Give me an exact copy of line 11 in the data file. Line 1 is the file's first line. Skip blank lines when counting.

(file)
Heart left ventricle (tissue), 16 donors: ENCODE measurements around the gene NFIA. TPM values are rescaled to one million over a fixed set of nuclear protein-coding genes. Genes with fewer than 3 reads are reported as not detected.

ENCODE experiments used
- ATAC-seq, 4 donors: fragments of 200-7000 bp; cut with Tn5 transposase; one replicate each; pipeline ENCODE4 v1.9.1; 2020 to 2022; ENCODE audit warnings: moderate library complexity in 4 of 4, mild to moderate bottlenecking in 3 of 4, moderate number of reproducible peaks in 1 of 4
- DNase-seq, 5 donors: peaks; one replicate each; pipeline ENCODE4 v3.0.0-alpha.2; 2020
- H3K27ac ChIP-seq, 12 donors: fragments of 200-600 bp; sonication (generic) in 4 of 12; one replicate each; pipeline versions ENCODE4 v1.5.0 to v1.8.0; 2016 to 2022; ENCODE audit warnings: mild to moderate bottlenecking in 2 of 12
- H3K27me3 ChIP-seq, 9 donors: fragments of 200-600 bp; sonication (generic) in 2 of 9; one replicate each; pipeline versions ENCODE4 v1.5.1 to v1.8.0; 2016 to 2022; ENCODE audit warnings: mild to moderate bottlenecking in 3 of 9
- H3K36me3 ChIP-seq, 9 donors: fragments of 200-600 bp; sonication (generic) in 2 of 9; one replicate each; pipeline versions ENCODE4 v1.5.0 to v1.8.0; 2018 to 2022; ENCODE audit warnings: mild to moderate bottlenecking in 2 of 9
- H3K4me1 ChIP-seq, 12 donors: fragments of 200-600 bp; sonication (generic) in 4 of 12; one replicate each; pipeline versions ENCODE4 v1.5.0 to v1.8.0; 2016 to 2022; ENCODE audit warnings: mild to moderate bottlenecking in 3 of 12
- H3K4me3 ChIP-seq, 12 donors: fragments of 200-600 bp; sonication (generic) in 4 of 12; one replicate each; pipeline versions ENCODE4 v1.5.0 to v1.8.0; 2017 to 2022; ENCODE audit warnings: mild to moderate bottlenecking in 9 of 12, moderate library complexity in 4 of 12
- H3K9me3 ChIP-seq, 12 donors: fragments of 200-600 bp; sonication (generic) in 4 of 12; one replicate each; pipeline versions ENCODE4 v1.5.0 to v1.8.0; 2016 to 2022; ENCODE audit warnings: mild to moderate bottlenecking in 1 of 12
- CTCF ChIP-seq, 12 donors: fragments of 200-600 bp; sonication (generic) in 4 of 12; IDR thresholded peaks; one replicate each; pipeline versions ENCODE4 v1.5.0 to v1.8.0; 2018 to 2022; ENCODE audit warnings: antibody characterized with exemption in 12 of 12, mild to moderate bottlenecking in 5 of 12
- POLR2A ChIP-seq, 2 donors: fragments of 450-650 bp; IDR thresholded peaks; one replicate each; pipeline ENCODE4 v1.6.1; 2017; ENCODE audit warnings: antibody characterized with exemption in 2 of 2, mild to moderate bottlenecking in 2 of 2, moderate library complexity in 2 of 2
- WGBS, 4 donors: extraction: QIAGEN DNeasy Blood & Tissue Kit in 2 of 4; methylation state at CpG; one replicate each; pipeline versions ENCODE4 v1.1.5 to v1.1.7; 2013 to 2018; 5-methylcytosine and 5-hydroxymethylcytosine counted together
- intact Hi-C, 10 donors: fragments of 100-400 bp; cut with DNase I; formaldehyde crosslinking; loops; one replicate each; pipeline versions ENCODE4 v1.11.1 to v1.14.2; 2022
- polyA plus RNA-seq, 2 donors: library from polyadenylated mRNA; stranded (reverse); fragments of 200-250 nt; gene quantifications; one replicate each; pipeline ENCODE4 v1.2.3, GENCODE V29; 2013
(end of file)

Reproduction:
- CTCF ChIP-seq, 12 donors: fragments of 200-600 bp; sonication (generic) in 4 of 12; IDR thresholded peaks; one replicate each; pipeline versions ENCODE4 v1.5.0 to v1.8.0; 2018 to 2022; ENCODE audit warnings: antibody characterized with exemption in 12 of 12, mild to moderate bottlenecking in 5 of 12